Here’s How To Deal With Surface Roots

Do you have large trees on your property? Are you experiencing surface rooting? Surface roots can pose several challenges and knowing how to properly deal with them is important.  

What Causes Surface Roots?

  • Some trees naturally have shallow roots (willow, aspen, pin oak, beech), and because of this, and their size, surface roots are common.
  • It is not uncommon for roots to grow wide and shallow. In fact, most tree root systems can be found in the top 18 inches of soil. When roots right below the surface get big enough, they can break through.
  • Surface roots are most common in compacted soil situations, or in soils with a heavy clay concentration.
  • Roots need oxygen to survive. In tight soil situations, roots may grow more shallowly to reach the oxygen they need (this is their way of adapting to their environment to survive).
  • Soil erosion can also contribute to the exposure of surface roots. 

surface root damages and preventionSome Common Concerns That Surface Roots May Pose Are:

  1. Maintaining a nice level lawn becomes challenging
  2. Can be a tripping hazard
  3. Makes mowing hard and can ruin your mowing machinery
  4. Can ruin sidewalks, driveways, and even potentially damage foundations

So, What Can You Do About Surface Roots?

  • Add top soil mix and seed – Put down about 2-inches of a 50-50 topsoil mix with shade-tolerant grass seed.
  • Plant a drought tolerant groundcover – Planting a ground cover instead of grass can eliminate the need to mow around the tree/over the surface roots.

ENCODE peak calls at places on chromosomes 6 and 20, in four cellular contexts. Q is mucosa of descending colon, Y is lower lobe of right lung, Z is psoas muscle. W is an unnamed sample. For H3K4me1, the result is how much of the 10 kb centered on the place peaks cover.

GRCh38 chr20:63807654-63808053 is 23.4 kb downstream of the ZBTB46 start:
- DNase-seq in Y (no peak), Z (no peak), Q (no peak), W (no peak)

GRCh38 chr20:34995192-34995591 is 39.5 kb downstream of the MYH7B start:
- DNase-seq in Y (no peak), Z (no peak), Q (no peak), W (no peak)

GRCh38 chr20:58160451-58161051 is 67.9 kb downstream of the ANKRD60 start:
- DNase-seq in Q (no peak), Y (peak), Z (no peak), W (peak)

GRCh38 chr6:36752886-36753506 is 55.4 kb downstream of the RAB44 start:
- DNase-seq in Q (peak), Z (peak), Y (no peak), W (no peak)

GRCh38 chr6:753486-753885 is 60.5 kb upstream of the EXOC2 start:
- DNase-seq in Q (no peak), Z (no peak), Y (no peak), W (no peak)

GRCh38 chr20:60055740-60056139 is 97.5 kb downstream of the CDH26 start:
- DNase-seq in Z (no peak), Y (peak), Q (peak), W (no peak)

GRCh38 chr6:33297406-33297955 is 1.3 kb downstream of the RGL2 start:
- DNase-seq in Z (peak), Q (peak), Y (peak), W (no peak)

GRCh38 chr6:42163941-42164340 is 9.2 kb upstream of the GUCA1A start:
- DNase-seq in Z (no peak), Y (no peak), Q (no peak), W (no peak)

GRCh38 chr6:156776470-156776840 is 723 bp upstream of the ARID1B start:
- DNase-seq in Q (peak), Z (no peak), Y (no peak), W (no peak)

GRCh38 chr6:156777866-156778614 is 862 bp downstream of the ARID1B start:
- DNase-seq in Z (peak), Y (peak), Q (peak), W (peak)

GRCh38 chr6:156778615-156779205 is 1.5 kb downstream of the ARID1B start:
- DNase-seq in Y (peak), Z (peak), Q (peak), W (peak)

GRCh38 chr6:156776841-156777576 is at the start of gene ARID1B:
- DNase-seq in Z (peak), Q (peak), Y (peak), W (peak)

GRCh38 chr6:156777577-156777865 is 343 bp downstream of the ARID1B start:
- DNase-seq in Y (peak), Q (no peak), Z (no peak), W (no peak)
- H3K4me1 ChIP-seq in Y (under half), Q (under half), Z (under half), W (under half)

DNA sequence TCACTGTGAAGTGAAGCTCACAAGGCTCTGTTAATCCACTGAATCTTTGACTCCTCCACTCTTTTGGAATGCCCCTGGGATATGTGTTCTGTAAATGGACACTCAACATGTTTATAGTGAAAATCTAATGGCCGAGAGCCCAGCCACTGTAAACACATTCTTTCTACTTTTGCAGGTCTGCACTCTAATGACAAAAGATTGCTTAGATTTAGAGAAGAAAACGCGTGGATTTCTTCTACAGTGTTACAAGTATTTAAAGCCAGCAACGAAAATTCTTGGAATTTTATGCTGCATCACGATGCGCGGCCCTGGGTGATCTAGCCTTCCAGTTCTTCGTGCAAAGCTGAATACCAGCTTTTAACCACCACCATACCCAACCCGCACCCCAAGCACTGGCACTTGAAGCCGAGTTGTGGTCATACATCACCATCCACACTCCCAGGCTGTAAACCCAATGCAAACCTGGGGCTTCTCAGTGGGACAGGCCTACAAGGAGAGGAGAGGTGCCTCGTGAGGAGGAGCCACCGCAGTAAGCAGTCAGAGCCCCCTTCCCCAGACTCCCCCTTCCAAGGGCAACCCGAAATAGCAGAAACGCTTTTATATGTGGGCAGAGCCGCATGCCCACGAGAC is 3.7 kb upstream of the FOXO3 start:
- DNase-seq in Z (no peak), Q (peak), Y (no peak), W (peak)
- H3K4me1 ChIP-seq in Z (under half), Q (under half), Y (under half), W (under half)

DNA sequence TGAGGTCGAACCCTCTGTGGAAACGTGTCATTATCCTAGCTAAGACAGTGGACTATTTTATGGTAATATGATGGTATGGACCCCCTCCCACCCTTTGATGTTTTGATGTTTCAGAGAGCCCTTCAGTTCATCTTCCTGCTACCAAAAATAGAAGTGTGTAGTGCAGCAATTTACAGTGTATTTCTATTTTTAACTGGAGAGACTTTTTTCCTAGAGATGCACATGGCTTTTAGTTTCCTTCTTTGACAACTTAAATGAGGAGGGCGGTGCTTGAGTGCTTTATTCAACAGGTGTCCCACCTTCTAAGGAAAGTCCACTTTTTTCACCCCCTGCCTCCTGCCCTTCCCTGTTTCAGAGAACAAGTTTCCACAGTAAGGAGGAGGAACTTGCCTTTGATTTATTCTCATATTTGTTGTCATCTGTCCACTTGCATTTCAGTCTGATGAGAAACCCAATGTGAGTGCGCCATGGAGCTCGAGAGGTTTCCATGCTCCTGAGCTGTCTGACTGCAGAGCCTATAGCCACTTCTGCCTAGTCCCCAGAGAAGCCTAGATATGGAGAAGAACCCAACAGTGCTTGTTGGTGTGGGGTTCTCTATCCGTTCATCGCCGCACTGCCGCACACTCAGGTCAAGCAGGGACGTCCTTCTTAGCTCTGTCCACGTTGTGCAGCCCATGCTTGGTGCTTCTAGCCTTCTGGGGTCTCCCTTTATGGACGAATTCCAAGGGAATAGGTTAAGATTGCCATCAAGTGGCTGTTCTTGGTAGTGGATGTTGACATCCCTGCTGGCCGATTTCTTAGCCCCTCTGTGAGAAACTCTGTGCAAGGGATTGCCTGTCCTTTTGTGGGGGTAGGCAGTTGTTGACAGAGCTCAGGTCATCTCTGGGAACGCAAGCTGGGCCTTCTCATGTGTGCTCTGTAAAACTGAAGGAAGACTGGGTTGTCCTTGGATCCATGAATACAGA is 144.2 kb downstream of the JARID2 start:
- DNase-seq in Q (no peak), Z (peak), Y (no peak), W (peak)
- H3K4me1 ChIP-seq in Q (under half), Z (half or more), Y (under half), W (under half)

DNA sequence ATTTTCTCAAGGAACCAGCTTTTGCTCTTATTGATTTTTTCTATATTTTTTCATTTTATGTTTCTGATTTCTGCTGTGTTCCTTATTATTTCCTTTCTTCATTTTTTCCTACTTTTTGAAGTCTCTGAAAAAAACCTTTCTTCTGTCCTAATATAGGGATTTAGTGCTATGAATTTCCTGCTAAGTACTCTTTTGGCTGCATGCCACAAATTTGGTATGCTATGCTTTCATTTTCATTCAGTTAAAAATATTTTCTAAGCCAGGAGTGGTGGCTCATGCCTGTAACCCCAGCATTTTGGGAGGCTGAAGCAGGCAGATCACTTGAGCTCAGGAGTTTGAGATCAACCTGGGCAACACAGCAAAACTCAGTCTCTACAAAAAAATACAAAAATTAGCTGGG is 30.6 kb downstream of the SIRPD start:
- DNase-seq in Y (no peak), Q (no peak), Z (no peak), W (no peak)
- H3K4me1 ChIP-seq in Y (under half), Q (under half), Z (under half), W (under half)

• Mulch – Applying about 4-inches of mulch is an ideal way to deal with your surface rooting issues. Mulch/wood chips will help to level out the area while keeping the roots cool and moist, which allows oxygen flow to the root system.
  • Avoid planting trees prone to surface rooting – As mentioned above, some trees are more prone to developing surface roots than others. Try to avoid planting these trees, especially if your soil conditions are the perfect breeding grounds for surface rooting.

surface root damages and removalWhat NOT To Do With Your Surface Roots:

  • Do NOT cut big roots – Cutting large roots can lead to disease, and an easy access point for pests. Additionally, cutting a trees root system can deprive it of adequate nutrients it needs to survive, which could lead to a weakened tree. A large weakened tree can lead to storm damage, or dangerous breaking. If this is a tree that you love, cutting of its key nutrient supply line can also lead to killing it (in severe cases).

Some Trees With Deep Root Systems To Consider:

  1. Black Gum
  2. Hickory
  3. Oak
  4. Yellowwood
  5. Black Cypress

The best ways to avoid future surface root issues is to plant your tree at the right depth, give it enough room to grow, be mindful of where you are planting the tree in relation to structures (driveway, foundation, etc.), plant groundcover and mulch to help prevent soil erosion and keep the soil moist, and properly care for the tree.

Red Cedar’s trained team can help to determine which trees are best suited for your specific yard/soil and determine where the best spot for planting is. If your existing trees have surface roots that are interfering with your lawn, driveway, or creating a tripping hazard in your back yard, we can offer suggestions and solutions specific to your property. Contact Red Cedar today for your free consultation!